Also in 2008, the first rift within the organization took place: citing political reasons and ideological differences, István Dósa and his followers left the Hungarian Guard and founded a neo-Nazi group, the Hereditary Hungarian Guard, which suspended any further cooperation with the original organization.

In 2009 the law suit of the Hungarian Guard was closed. The Budapest Regional Court, in its legally binding decision, dissolved the Hungarian Guard Traditionalist and Cultural Association and the related movement for violating Act II of 1989 on the Right of Association. The ruling was approved by the Supreme Court in the same year. In response to this, the members of the organization announced the formation of the „New Hungarian Guard Movement”. The organization continued to use its insignia and symbols and its leaders still coordinated the actions, thereby challenging the decision of the Court.

Later, in 2010, the Prosecution Service filed charges against „captain” Róbert Kiss, the head of the organization at the time, based on the suspicion of abusing the right to association and incitement against the authorities. Consequently the head of the organization announced the re-formation of organization, this time under the name of „Hungarian National Guard Movement”. It was made clear that the group defines itself as the successor of the banned „Hungarian Guard Traditionalist Cultural Association”.

During the second half of 2010 the Guard - due to internal rivalries and leadership changes - split to two parts, thus no longer can be seen as a single entity. By 2011, after a tumultuous period of internal rearrangements, two independent groups were formed. The Hungarian National Guard led by József Ináncsi established the "Guard Alliance", that incorporates the neo-Nazi Hereditary Hungarian Guard. At the same time the “New Hungarian Guard” was reorganized by Tamás Juhász , who distanced his organization from the actions of the “Guard Alliance”.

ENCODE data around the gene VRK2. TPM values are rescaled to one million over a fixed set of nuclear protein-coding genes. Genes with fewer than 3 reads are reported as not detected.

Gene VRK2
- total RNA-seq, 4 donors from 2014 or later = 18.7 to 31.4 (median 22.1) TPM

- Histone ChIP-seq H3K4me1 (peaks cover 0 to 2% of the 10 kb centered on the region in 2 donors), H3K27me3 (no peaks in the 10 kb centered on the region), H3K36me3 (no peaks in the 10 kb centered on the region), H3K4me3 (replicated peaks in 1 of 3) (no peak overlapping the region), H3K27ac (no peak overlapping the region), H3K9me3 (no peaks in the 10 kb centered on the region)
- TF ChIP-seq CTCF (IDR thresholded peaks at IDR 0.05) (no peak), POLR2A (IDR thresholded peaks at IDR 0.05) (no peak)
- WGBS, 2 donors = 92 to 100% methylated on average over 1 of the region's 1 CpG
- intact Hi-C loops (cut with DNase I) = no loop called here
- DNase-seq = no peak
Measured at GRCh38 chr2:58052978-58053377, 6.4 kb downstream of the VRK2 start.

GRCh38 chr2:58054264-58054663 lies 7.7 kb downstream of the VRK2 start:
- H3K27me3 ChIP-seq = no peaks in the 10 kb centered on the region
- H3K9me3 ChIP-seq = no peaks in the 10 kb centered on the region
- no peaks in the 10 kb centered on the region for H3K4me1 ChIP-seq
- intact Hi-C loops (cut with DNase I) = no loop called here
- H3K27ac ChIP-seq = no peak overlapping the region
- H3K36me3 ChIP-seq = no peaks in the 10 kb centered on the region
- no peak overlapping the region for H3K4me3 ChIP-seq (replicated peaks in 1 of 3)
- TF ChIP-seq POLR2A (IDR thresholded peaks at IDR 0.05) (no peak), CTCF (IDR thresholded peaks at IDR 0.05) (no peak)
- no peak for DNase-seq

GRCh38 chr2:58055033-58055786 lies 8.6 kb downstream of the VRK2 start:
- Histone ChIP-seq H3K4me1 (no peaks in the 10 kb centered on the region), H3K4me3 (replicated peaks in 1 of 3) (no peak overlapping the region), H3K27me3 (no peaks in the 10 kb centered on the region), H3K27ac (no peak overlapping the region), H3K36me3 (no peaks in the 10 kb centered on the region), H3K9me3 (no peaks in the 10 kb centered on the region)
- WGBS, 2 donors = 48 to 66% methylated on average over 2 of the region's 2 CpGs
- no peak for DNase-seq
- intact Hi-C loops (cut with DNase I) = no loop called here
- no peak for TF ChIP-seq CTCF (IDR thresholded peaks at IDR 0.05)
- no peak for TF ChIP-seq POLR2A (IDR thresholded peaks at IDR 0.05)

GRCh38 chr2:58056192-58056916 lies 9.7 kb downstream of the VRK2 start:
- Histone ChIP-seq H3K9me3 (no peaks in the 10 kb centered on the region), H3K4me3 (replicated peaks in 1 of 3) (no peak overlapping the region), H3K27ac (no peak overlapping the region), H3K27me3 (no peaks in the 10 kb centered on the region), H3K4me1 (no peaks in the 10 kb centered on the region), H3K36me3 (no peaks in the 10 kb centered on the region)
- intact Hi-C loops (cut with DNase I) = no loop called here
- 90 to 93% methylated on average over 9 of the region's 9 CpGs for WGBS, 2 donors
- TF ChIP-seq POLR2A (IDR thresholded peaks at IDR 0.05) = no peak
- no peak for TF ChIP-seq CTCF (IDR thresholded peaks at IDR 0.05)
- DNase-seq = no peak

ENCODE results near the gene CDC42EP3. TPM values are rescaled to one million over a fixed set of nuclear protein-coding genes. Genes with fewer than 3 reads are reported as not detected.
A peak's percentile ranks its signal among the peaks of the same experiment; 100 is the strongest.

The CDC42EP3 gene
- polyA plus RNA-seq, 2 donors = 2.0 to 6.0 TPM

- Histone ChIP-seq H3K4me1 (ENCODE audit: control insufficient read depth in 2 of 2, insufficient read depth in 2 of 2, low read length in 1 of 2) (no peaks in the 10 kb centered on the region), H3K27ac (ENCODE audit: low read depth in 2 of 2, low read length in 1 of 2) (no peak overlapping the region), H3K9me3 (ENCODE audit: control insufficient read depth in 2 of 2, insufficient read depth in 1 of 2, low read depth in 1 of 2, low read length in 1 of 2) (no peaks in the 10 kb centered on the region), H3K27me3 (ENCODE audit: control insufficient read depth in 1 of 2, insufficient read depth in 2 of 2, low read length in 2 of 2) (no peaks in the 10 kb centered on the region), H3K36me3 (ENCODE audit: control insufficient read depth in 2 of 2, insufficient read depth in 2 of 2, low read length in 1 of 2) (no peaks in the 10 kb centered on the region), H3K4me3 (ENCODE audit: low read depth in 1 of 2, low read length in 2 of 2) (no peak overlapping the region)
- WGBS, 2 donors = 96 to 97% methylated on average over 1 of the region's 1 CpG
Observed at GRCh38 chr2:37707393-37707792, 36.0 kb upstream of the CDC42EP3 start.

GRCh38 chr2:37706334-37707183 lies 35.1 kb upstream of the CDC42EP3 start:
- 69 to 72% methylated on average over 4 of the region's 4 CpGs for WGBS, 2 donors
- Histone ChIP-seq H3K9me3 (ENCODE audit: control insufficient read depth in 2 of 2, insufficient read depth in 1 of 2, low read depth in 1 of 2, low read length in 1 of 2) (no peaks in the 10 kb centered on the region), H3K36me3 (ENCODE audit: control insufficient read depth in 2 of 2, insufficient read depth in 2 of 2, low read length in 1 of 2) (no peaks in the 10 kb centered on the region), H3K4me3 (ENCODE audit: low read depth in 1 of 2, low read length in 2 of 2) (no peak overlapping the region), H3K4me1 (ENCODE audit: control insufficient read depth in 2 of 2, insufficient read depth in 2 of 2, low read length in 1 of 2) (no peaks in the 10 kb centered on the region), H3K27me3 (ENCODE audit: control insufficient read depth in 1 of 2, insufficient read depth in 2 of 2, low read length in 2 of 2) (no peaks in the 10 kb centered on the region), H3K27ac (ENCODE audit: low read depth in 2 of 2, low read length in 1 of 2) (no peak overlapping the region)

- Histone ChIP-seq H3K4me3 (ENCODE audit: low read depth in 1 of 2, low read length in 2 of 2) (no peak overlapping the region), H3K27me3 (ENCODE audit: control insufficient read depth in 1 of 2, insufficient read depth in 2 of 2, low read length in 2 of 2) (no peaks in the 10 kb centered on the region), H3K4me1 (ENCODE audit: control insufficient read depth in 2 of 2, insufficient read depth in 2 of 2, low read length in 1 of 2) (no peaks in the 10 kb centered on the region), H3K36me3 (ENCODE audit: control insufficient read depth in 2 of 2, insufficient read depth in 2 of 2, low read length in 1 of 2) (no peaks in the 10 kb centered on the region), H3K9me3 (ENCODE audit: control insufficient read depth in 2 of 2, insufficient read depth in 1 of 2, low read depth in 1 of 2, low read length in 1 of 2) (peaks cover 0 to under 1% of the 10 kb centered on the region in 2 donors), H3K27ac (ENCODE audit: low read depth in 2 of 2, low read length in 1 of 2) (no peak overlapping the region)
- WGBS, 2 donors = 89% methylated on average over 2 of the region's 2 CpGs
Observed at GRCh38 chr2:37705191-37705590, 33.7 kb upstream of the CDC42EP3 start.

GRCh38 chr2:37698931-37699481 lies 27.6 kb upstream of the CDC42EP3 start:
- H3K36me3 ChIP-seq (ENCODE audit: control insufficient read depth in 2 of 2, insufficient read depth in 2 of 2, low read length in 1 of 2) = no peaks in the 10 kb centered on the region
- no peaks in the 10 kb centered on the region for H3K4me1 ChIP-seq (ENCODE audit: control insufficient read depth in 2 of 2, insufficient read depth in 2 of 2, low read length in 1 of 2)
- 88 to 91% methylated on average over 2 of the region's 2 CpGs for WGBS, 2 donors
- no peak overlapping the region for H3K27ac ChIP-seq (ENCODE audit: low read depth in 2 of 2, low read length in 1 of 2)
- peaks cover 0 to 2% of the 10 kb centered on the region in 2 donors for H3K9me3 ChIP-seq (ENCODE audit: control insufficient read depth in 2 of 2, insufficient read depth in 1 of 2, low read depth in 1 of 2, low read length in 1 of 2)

Accordingly, from February 2011, Athena Institute is going to list the original Hungarian Guard as an inactive hate group, while the two successor organizations (the New Hungarian Guard and the Hungarian National Guard) are going to be registered as new entities.

„Gipsy crime, however is a serious form of crime which poses a danger to everybody.”

(Csanád Szegedi, founder)

„To strengthen their unity, the members of the Movement are to wear a uniform at events organized by the Movement, or at events where they participate. The uniform is defined as follows: a pair of black trousers, a pair of boots, a white shirt, or a white polo shirt, a black vest, with a lion on its back, and a coat of arms with Árpád-stripes on the front, a black „Bocskai style” fatigue cap, and a seven-digit ID number to strengthen the sense of belonging to the Movement.”

(The Declaration of Foundation of the Hungarian Guard)